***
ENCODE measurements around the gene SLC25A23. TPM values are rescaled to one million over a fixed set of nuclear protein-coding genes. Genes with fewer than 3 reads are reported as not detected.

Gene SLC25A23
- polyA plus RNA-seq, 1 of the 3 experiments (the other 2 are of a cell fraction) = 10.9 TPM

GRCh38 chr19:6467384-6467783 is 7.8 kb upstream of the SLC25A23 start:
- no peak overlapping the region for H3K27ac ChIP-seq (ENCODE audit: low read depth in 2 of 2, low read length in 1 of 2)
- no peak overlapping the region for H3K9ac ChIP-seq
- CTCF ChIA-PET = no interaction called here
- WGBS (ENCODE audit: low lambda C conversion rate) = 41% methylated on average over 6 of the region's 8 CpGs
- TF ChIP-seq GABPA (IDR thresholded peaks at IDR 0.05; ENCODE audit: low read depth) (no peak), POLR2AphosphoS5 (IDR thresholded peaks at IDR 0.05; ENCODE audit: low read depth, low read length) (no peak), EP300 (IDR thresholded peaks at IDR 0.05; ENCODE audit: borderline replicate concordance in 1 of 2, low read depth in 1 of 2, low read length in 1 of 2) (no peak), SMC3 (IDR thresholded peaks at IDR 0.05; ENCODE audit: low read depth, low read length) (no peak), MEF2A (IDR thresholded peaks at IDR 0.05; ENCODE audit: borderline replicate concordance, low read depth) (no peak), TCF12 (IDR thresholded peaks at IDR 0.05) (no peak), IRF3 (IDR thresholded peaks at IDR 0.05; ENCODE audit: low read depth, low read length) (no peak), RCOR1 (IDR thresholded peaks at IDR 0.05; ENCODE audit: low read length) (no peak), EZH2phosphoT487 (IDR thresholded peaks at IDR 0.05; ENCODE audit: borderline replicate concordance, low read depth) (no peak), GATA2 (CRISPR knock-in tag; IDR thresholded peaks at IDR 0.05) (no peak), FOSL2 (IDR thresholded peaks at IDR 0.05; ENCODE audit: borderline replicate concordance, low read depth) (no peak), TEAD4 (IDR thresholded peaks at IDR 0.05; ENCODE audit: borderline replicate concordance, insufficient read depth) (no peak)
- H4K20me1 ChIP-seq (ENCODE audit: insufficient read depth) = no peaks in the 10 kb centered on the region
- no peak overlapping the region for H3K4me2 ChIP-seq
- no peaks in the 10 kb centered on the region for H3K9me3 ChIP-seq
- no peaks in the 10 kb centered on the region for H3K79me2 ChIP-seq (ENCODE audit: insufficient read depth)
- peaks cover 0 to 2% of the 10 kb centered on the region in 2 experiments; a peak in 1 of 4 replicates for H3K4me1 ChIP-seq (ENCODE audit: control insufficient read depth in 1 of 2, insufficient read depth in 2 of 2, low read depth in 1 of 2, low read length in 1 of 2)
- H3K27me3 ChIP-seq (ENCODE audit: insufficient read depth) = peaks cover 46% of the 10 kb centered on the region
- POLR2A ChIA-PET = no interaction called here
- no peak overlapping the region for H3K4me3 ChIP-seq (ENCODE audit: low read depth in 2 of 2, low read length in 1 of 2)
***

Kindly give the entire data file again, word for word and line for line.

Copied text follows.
ENCODE measurements around the gene SLC25A23. TPM values are rescaled to one million over a fixed set of nuclear protein-coding genes. Genes with fewer than 3 reads are reported as not detected.

Gene SLC25A23
- polyA plus RNA-seq, 1 of the 3 experiments (the other 2 are of a cell fraction) = 10.9 TPM

GRCh38 chr19:6467384-6467783 is 7.8 kb upstream of the SLC25A23 start:
- no peak overlapping the region for H3K27ac ChIP-seq (ENCODE audit: low read depth in 2 of 2, low read length in 1 of 2)
- no peak overlapping the region for H3K9ac ChIP-seq
- CTCF ChIA-PET = no interaction called here
- WGBS (ENCODE audit: low lambda C conversion rate) = 41% methylated on average over 6 of the region's 8 CpGs
- TF ChIP-seq GABPA (IDR thresholded peaks at IDR 0.05; ENCODE audit: low read depth) (no peak), POLR2AphosphoS5 (IDR thresholded peaks at IDR 0.05; ENCODE audit: low read depth, low read length) (no peak), EP300 (IDR thresholded peaks at IDR 0.05; ENCODE audit: borderline replicate concordance in 1 of 2, low read depth in 1 of 2, low read length in 1 of 2) (no peak), SMC3 (IDR thresholded peaks at IDR 0.05; ENCODE audit: low read depth, low read length) (no peak), MEF2A (IDR thresholded peaks at IDR 0.05; ENCODE audit: borderline replicate concordance, low read depth) (no peak), TCF12 (IDR thresholded peaks at IDR 0.05) (no peak), IRF3 (IDR thresholded peaks at IDR 0.05; ENCODE audit: low read depth, low read length) (no peak), RCOR1 (IDR thresholded peaks at IDR 0.05; ENCODE audit: low read length) (no peak), EZH2phosphoT487 (IDR thresholded peaks at IDR 0.05; ENCODE audit: borderline replicate concordance, low read depth) (no peak), GATA2 (CRISPR knock-in tag; IDR thresholded peaks at IDR 0.05) (no peak), FOSL2 (IDR thresholded peaks at IDR 0.05; ENCODE audit: borderline replicate concordance, low read depth) (no peak), TEAD4 (IDR thresholded peaks at IDR 0.05; ENCODE audit: borderline replicate concordance, insufficient read depth) (no peak)
- H4K20me1 ChIP-seq (ENCODE audit: insufficient read depth) = no peaks in the 10 kb centered on the region
- no peak overlapping the region for H3K4me2 ChIP-seq
- no peaks in the 10 kb centered on the region for H3K9me3 ChIP-seq
- no peaks in the 10 kb centered on the region for H3K79me2 ChIP-seq (ENCODE audit: insufficient read depth)
- peaks cover 0 to 2% of the 10 kb centered on the region in 2 experiments; a peak in 1 of 4 replicates for H3K4me1 ChIP-seq (ENCODE audit: control insufficient read depth in 1 of 2, insufficient read depth in 2 of 2, low read depth in 1 of 2, low read length in 1 of 2)
- H3K27me3 ChIP-seq (ENCODE audit: insufficient read depth) = peaks cover 46% of the 10 kb centered on the region
- POLR2A ChIA-PET = no interaction called here
- no peak overlapping the region for H3K4me3 ChIP-seq (ENCODE audit: low read depth in 2 of 2, low read length in 1 of 2)